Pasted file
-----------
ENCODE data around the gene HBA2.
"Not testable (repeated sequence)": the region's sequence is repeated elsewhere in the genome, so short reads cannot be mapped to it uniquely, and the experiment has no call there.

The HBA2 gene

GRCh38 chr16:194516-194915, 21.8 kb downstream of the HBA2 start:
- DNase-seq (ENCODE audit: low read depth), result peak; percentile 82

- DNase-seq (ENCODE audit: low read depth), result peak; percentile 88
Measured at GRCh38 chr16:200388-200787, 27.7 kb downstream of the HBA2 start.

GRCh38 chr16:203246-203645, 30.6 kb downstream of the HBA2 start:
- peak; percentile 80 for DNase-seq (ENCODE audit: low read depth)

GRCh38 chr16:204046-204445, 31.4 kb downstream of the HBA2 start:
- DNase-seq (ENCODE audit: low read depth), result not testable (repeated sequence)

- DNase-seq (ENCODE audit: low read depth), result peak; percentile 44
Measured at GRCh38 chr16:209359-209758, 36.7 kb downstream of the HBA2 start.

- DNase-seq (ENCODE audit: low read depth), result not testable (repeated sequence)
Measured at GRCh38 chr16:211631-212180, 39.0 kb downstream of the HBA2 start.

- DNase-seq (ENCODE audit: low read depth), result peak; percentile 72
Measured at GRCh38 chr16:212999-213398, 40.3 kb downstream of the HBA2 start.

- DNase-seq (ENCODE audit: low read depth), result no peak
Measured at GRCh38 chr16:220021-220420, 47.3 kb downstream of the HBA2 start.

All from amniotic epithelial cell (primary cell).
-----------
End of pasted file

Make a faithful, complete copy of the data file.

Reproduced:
ENCODE data around the gene HBA2.
"Not testable (repeated sequence)": the region's sequence is repeated elsewhere in the genome, so short reads cannot be mapped to it uniquely, and the experiment has no call there.

The HBA2 gene

GRCh38 chr16:194516-194915, 21.8 kb downstream of the HBA2 start:
- DNase-seq (ENCODE audit: low read depth), result peak; percentile 82

- DNase-seq (ENCODE audit: low read depth), result peak; percentile 88
Measured at GRCh38 chr16:200388-200787, 27.7 kb downstream of the HBA2 start.

GRCh38 chr16:203246-203645, 30.6 kb downstream of the HBA2 start:
- peak; percentile 80 for DNase-seq (ENCODE audit: low read depth)

GRCh38 chr16:204046-204445, 31.4 kb downstream of the HBA2 start:
- DNase-seq (ENCODE audit: low read depth), result not testable (repeated sequence)

- DNase-seq (ENCODE audit: low read depth), result peak; percentile 44
Measured at GRCh38 chr16:209359-209758, 36.7 kb downstream of the HBA2 start.

- DNase-seq (ENCODE audit: low read depth), result not testable (repeated sequence)
Measured at GRCh38 chr16:211631-212180, 39.0 kb downstream of the HBA2 start.

- DNase-seq (ENCODE audit: low read depth), result peak; percentile 72
Measured at GRCh38 chr16:212999-213398, 40.3 kb downstream of the HBA2 start.

- DNase-seq (ENCODE audit: low read depth), result no peak
Measured at GRCh38 chr16:220021-220420, 47.3 kb downstream of the HBA2 start.

All from amniotic epithelial cell (primary cell).